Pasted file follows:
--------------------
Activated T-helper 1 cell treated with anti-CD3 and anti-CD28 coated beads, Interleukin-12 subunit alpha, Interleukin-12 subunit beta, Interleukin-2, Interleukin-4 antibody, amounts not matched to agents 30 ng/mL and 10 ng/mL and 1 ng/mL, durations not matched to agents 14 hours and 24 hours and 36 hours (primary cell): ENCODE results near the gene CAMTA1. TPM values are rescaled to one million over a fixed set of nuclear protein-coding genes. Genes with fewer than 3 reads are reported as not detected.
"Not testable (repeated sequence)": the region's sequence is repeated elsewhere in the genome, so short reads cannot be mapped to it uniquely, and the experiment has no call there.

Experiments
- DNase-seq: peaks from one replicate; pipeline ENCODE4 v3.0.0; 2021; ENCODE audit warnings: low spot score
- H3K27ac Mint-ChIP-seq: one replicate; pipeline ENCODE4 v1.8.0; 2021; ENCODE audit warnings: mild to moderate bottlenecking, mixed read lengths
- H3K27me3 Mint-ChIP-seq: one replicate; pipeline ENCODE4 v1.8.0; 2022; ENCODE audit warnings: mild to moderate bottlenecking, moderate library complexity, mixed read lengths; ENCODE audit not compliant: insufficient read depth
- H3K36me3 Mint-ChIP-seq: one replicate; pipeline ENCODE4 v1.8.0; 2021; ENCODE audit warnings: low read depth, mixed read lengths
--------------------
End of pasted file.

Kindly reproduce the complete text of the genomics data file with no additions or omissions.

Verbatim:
Activated T-helper 1 cell treated with anti-CD3 and anti-CD28 coated beads, Interleukin-12 subunit alpha, Interleukin-12 subunit beta, Interleukin-2, Interleukin-4 antibody, amounts not matched to agents 30 ng/mL and 10 ng/mL and 1 ng/mL, durations not matched to agents 14 hours and 24 hours and 36 hours (primary cell): ENCODE results near the gene CAMTA1. TPM values are rescaled to one million over a fixed set of nuclear protein-coding genes. Genes with fewer than 3 reads are reported as not detected.
"Not testable (repeated sequence)": the region's sequence is repeated elsewhere in the genome, so short reads cannot be mapped to it uniquely, and the experiment has no call there.

Experiments
- DNase-seq: peaks from one replicate; pipeline ENCODE4 v3.0.0; 2021; ENCODE audit warnings: low spot score
- H3K27ac Mint-ChIP-seq: one replicate; pipeline ENCODE4 v1.8.0; 2021; ENCODE audit warnings: mild to moderate bottlenecking, mixed read lengths
- H3K27me3 Mint-ChIP-seq: one replicate; pipeline ENCODE4 v1.8.0; 2022; ENCODE audit warnings: mild to moderate bottlenecking, moderate library complexity, mixed read lengths; ENCODE audit not compliant: insufficient read depth
- H3K36me3 Mint-ChIP-seq: one replicate; pipeline ENCODE4 v1.8.0; 2021; ENCODE audit warnings: low read depth, mixed read lengths